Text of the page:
Your credit score is not a static number. This is good news for some – and an ominous reminder for others. Your credit score is in a constant state of flux, changing as lenders, collection agencies and public records report newer and newer data – resulting in difficulties determining how one piece of credit activity may affect your credit score.
Let’s look at one of life’s largest transactions: selling your home. Could this affect your credit score positively? What about a negative affect? Is that even something one should worry about when selling? We’ve broken the aspects down into a simple (but due to the intricacies of credit reporting, not all-inclusive) list for quick reference.
Ways Selling Your Home Could Affect Your Credit Score:
- Typically when someone sells their home, they are able to pay off their mortgage in full. This is an action that will stay on your credit report for ten full years from the date of payment. You can keep this positive momentum going by obtaining a mortgage for a new home as long as you are sure to make your new payments on time.
- Revolving debt is a serious drain to any credit score, and paying this down will likely give your score that always-desired boost. Maybe some of the funds from your house sale can be reallocated to pay off credit cards that are nearing their credit limit? Not only will paying down revolving debt positively affect your credit score (especially if you made delinquent payments), but it will also help you qualify for insurance, affordable car loans, and virtually and of the other credit-related opportunities life may throw your way.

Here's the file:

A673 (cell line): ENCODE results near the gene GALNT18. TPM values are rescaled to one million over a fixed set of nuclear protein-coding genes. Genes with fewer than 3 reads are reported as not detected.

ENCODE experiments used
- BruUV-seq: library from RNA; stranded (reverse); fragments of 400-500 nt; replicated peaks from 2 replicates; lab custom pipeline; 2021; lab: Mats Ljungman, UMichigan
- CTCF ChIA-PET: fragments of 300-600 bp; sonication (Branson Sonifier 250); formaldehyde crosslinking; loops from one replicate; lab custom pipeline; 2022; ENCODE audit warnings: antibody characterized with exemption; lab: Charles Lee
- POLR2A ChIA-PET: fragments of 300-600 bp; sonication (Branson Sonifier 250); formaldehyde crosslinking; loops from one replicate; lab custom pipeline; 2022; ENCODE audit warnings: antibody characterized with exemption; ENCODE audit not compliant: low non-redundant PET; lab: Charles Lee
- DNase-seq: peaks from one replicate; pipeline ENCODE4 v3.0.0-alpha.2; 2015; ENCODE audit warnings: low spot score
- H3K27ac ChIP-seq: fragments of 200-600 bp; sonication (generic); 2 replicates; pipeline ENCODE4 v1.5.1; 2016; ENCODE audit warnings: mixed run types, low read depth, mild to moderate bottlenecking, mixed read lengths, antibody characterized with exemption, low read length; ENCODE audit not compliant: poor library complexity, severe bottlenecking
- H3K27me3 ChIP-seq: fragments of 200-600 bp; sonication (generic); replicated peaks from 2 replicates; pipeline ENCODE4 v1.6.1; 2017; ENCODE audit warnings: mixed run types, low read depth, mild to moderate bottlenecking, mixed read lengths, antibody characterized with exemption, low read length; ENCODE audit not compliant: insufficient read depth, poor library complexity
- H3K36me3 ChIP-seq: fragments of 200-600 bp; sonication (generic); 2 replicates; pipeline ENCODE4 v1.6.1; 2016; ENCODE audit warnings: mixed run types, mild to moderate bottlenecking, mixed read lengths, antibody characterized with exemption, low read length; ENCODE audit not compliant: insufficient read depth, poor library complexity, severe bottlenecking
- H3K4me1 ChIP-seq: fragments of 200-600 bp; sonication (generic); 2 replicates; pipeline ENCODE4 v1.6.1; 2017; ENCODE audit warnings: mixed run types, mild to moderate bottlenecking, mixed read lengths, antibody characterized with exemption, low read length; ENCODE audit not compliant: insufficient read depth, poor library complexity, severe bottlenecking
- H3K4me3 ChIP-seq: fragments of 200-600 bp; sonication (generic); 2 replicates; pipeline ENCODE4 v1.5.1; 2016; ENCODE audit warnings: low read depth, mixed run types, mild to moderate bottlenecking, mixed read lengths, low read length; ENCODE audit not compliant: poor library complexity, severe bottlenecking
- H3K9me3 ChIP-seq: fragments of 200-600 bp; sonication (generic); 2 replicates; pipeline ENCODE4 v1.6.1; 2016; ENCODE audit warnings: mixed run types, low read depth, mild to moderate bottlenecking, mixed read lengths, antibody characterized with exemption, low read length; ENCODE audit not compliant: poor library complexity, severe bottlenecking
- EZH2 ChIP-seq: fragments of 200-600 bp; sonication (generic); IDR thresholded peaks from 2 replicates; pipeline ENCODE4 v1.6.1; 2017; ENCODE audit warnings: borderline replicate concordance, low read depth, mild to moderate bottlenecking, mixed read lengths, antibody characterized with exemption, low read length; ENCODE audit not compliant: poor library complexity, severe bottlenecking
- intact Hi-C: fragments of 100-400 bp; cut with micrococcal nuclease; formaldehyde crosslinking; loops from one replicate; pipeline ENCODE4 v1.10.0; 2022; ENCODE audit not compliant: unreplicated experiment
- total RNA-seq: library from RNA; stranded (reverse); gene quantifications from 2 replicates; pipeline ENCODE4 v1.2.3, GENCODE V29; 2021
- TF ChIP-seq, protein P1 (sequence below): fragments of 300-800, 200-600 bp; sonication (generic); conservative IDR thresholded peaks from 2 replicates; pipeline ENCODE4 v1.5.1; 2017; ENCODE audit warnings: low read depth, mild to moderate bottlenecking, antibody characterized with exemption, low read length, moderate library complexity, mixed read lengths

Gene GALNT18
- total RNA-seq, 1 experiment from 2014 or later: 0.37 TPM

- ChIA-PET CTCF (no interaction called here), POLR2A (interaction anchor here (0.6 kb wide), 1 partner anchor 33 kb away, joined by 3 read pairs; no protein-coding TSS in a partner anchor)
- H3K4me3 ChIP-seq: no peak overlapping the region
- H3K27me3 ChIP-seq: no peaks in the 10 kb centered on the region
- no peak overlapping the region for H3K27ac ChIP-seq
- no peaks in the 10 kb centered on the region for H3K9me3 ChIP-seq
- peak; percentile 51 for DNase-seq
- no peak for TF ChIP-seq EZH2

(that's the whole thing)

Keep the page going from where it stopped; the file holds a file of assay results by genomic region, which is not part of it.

- Even though you won?t lose points on your credit score by selling your home, that regular mortgage payment, if paid on-time, may have actually been helping your score. The scoring systems put a lot of focus on timely payments, with mortgages holding the most weight. If your mortgage is the only installment loan you hold, paying it off just might impact your credit score negatively, but this would most likely be minor.
- A history of regular, on-time mortgage payments is one of the very first things lenders look for when viewing your credit report. Timely payments show that you are a low credit risk. If you already have a low existing credit score due to delinquent mortgage payments, unfortunately, paying off the loan will not dramatically improve your score.
If you’ve managed to keep your mortgage payments current, selling your home and taking on a new mortgage for a new home gives you the opportunity to continue benefiting from your past payment success! Way to go!
Always remember that mortgages and other installment loans can only help to improve your credit score if your payments are on time. It?s true that points will not be taken away from your score because you don’t have a mortgage, however, you could very well gain some points if you do have a mortgage. Building a better credit score is absolutely possible by making timely payments and using discretion upon opening new credit lines.